This means that consciousness has to be taken as a whole, and cannot be broken down into separate components. A conscious being or system has to not only be able to store and process information, but it must do so in a way that forms a complete, indivisible whole, Tononi argued.
If it occurred to you that a supercomputer could potentially have these traits, that's sort of what Tononi was getting at.
As George Johnson writes for The New York Times, Tononi's hypothesis predicted - with a whole lot of maths - that "devices as simple as a thermostat or a photoelectric diode might have glimmers of consciousness - a subjective self".
In Tononi's calculations, those "glimmers of consciousness" do not necessarily equal a conscious system, and he even came up with a unit, called phi or Φ, which he said could be used to measure how conscious a particular entity is.
Six years later, Tegmark proposed that there are two types of matter that could be considered according to the integrated information theory.
The first is 'computronium', which meets the requirements of the first trait of being able to store, process, and recall large amounts of information. And the second is 'perceptronium', which does all of the above, but in a way that forms the indivisible whole Tononi described.
In his paper, Tegmark explores what he identifies as the five basic principles that could be used to distinguish conscious matter from other physical systems such as solids, liquids, and gases - "the information, integration, independence, dynamics, and utility principles".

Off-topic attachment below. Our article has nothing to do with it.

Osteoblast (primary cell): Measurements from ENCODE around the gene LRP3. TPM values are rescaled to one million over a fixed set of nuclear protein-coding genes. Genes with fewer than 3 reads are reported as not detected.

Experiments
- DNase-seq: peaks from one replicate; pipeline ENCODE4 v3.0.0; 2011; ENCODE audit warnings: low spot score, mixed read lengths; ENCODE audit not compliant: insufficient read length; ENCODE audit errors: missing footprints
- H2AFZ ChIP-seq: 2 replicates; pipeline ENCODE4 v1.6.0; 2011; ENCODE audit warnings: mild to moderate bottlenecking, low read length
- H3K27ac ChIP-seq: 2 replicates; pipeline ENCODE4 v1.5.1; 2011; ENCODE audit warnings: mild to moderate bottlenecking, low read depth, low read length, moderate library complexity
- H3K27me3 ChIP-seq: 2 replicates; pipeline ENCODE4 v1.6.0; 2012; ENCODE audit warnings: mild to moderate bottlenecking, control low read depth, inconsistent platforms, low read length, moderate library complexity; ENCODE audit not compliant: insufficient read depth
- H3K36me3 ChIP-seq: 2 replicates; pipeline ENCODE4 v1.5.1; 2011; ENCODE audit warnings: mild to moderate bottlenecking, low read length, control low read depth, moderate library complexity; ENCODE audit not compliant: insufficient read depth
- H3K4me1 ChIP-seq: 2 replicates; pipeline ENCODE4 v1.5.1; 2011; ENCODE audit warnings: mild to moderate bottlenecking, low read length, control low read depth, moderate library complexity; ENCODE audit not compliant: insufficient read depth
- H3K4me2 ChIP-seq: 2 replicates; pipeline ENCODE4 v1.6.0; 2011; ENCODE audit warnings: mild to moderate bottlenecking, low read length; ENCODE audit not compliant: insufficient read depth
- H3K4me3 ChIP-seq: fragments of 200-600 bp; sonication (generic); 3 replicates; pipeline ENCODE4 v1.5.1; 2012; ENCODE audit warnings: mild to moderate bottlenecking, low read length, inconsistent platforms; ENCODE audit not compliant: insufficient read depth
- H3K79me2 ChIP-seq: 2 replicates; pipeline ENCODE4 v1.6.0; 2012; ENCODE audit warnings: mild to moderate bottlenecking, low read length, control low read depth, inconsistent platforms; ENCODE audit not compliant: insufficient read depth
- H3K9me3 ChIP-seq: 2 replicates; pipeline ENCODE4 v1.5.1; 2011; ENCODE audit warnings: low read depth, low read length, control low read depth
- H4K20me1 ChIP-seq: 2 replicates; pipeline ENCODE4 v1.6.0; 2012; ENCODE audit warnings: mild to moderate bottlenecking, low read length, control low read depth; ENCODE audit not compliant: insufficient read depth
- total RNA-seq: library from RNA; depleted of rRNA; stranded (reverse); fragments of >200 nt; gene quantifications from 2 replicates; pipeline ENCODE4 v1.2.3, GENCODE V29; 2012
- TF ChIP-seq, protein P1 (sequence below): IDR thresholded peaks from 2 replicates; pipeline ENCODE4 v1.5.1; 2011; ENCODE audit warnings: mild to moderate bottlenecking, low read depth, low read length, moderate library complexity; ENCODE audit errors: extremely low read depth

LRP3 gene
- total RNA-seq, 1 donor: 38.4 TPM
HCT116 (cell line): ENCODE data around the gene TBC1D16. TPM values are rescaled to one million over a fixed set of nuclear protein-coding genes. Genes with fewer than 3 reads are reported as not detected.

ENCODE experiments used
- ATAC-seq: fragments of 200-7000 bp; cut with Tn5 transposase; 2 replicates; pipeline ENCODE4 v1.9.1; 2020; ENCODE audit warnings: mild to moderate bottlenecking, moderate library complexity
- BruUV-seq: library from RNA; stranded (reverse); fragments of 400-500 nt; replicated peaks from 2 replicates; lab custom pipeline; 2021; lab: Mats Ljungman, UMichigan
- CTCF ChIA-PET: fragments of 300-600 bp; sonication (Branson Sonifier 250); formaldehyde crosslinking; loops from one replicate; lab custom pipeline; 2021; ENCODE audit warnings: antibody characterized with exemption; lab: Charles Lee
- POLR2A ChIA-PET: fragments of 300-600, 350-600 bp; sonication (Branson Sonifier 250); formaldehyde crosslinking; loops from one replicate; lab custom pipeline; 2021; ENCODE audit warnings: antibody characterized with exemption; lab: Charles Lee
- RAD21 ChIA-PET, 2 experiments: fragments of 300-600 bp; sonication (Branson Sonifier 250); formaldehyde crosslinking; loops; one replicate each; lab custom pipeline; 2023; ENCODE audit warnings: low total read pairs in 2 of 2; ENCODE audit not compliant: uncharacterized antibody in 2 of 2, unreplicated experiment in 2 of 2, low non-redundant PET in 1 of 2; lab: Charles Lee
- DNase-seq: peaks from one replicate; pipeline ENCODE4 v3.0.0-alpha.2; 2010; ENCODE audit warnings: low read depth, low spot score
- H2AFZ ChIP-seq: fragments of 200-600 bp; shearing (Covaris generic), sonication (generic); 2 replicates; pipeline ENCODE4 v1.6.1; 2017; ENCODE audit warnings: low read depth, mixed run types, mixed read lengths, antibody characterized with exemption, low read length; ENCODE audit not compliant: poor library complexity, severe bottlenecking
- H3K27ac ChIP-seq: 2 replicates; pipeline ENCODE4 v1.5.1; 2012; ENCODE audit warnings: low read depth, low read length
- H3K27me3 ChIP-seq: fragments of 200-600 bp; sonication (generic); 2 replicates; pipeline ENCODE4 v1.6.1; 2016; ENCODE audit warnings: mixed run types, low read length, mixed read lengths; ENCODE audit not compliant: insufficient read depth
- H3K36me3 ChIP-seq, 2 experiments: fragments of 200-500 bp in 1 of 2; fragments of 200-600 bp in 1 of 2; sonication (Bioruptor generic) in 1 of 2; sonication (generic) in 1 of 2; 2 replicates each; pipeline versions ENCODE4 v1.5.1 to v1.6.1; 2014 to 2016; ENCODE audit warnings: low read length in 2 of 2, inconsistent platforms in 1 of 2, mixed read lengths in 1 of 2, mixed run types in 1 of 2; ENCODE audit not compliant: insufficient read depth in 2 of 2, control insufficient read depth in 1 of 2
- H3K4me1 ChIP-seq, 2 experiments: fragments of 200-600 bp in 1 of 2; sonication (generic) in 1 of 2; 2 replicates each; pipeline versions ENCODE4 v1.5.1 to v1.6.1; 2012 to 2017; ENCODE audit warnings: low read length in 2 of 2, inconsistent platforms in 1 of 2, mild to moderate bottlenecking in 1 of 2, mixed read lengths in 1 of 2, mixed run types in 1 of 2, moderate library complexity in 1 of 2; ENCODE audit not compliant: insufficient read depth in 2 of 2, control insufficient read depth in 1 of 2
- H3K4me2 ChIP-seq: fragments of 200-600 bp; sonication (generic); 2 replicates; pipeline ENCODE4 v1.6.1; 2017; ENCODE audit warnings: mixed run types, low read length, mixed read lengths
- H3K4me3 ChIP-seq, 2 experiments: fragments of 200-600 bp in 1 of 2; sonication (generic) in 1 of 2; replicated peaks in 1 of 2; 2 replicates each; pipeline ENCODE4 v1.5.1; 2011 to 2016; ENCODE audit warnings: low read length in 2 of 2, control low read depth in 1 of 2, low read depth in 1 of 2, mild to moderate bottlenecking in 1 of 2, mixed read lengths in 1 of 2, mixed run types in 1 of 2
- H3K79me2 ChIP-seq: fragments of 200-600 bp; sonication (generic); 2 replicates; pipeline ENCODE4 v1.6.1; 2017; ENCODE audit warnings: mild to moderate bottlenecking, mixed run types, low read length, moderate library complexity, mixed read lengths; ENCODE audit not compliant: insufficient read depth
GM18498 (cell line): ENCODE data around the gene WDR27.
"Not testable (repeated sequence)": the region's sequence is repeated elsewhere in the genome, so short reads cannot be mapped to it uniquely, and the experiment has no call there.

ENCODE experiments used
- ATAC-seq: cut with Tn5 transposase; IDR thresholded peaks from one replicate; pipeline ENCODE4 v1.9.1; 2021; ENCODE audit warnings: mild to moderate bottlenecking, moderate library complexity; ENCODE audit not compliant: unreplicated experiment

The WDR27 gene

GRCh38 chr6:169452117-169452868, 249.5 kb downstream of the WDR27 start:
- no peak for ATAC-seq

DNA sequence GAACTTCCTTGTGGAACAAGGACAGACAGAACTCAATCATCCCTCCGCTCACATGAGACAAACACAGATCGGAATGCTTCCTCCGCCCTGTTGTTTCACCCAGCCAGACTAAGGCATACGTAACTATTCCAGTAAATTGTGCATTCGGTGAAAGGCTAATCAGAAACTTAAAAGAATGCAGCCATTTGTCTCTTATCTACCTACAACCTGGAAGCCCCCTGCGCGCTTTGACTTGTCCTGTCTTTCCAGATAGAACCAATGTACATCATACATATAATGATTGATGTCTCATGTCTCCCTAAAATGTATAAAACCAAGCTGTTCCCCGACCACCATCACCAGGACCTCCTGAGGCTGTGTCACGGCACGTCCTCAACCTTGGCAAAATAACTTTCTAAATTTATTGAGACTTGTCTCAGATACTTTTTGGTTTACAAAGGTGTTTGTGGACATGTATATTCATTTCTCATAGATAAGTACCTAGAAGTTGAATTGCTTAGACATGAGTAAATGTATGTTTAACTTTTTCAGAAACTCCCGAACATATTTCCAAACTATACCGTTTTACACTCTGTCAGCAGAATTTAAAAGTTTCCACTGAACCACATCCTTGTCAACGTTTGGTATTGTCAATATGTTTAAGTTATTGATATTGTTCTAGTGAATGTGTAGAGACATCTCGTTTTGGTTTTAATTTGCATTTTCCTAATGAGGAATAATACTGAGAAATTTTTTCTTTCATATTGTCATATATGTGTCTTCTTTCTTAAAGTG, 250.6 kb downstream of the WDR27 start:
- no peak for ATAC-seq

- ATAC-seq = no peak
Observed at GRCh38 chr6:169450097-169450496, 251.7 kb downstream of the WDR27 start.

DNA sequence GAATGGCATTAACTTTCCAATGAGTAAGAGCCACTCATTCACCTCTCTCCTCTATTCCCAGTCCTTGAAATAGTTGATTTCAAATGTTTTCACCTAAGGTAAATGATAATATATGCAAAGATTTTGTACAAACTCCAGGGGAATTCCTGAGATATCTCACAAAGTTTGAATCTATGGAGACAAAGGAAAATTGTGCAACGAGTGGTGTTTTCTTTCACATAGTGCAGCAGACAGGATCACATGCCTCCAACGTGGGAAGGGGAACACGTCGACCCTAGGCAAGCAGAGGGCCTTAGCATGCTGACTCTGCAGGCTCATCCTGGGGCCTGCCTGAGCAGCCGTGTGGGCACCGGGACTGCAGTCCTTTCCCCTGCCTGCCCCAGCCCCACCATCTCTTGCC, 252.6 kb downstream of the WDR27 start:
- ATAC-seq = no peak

He then spends 30 pages or so trying to explain how his new way of thinking about consciousness could explain the unique human perspective on the Universe.
As the arXiv.org blog explains, "When we look at a glass of iced water, we perceive the liquid and the solid ice cubes as independent things even though they are intimately linked as part of the same system. How does this happen? Out of all possible outcomes, why do we perceive this solution?"
It's an incomplete thought, because Tegmark doesn't have a solution. And as you might have guessed, it's not something that his peers have been eager to take up and run with. But you can read his thoughts as they stand in the journal Chaos, Solitons & Fractals.
That's the problem with something like consciousness - if you can't measure your attempts to measure it, how can you be sure you've measured it at all?
More recently, scientists have attempted to explain how human consciousness could be transferred into an artificial body - seriously, there's a start-up that wants to do this - and one group of Swiss physicists have suggested consciousness occurs in 'time slices' that are hundreds of milliseconds apart.
As Matthew Davidson, who studies the neuroscience of consciousness at Monash University in Australia, explains over at The Conversation, we still don't know much about what consciousness actually is, but it's looking more and more likely that it's something we need to consider outside the realm of humans.
"If consciousness is indeed an emergent feature of a highly integrated network, as IIT suggests, then probably all complex systems - certainly all creatures with brains - have some minimal form of consciousness," he says.
"By extension, if consciousness is defined by the amount of integrated information in a system, then we may also need to move away from any form of human exceptionalism that says consciousness is exclusive to us."
Here's Tegmark's TED talk on consciousness as a mathematical pattern: